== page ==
Anthologies are generally formed around a theme or some narrative through-line that is intended to make the film feel self-contained and whole. In the case of the newest horror anthology, The ABCs of Death, that theme is two-fold: Death and the letters of the alphabet. That’s it. The producers complied 26 directors, assigning each of them a letter of the alphabet to form a short film about a method of death according to a word that started with that letter. Cool concept right? Unfortunately that’s what The ABCs of Death feels like. All concept, very little film.
The serious problem with the ABCs concept is there are a lot letters in there. Asking an audience to sit through 26 independent, unconnected short films is a Herculean task of concentration. More than once during the 130 minute running time the film flirts with the attention deficit within all of us. Being introduced to 26 ideas, all of them so stylistically and thematically different, leads to a frenetic and confused state of sensory overload. What results is what feels like a Clockwork Orange style sensory film meant to appeal to the base, chemical part of our brain. All stimuli, no context. Unlike the Clockwork Orange scenario, though, this film isn’t aimed to rehabilitate us into a functional citizen. It seems more interested in rehabilitating us into something dark and generally icky.
Strangely, this frenetic, stylized approach to the shorts within The ABCs of Death is also what makes it interesting. The differing styles, mediums, and ideas that flash on screen may not fit together, but, at their best, do exhilarate and intrigue. As an exercise in film history, ranging from claymation to samurai films, and everything in-between, ABCs works just as well as most film school intro courses. In a very short period, the audience is introduced and initiated into so many styles and genres that one can’t help but be impressed by the gumption of this film.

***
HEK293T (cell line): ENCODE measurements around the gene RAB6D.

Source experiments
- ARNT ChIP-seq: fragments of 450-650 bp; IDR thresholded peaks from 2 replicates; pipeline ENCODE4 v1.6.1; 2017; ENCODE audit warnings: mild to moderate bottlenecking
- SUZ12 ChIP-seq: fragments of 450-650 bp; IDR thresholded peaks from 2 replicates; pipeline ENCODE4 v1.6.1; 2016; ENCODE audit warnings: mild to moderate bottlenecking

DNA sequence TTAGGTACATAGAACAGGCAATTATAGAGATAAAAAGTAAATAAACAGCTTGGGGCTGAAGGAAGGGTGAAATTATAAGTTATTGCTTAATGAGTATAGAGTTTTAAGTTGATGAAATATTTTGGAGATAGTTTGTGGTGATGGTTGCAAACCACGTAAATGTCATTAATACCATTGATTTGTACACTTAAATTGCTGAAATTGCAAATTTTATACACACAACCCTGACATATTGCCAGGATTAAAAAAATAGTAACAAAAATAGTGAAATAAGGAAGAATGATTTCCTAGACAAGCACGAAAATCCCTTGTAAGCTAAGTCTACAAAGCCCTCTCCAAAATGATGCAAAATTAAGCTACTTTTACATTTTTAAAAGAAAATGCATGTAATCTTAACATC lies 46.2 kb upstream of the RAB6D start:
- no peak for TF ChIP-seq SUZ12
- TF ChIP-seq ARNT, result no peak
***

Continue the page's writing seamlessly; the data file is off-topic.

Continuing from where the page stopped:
That gumption though is what causes this to mostly fail as a film. As individual exercises there are very impressive things happening in The ABCs of Death, but as a contained title it has very little holding it all together. And, as with most anthologies, there are ebbs and flows of success. There are the standouts, the mediocre, and the downright bad, all mixed up and thrown at the audience. Combine that usual pitfall with the extreme number of entries and you get a very mixed bag of a film.
Within that mixed bag there are really only two ways to look at this anthology. As an exercise in form and as a standalone movie. The amount the audience enjoys this film really depends on which view they decide on. As an exercise in technique and form there is no question that The ABCs of Death is a success. To see 26 talented filmmakers spread their genre loving wings in this context is pretty impressive. To look at this as a film, however, a two-hour piece of narrative entertainment, the success is a bit more muddled. The ABCs of Death never really stops being interesting, but it does manage to stop being entertaining .